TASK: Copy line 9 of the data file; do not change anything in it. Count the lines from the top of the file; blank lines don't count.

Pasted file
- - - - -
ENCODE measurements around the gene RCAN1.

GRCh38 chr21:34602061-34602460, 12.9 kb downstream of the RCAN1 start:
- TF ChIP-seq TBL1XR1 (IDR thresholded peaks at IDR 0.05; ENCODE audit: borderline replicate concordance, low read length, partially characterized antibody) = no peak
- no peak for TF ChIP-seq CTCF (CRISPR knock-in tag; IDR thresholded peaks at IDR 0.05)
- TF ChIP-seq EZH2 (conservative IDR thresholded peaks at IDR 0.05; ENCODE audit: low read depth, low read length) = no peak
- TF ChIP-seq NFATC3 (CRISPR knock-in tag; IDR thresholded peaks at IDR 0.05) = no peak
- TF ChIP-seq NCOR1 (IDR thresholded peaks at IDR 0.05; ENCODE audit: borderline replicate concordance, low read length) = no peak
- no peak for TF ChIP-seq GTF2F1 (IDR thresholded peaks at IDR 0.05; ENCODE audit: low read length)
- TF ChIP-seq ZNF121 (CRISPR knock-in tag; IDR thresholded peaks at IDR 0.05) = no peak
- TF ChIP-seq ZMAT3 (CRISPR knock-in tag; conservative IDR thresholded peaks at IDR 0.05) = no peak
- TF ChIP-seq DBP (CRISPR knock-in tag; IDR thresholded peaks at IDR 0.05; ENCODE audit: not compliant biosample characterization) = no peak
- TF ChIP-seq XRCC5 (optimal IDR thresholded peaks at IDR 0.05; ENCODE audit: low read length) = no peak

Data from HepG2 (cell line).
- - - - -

- TF ChIP-seq ZNF121 (CRISPR knock-in tag; IDR thresholded peaks at IDR 0.05) = no peak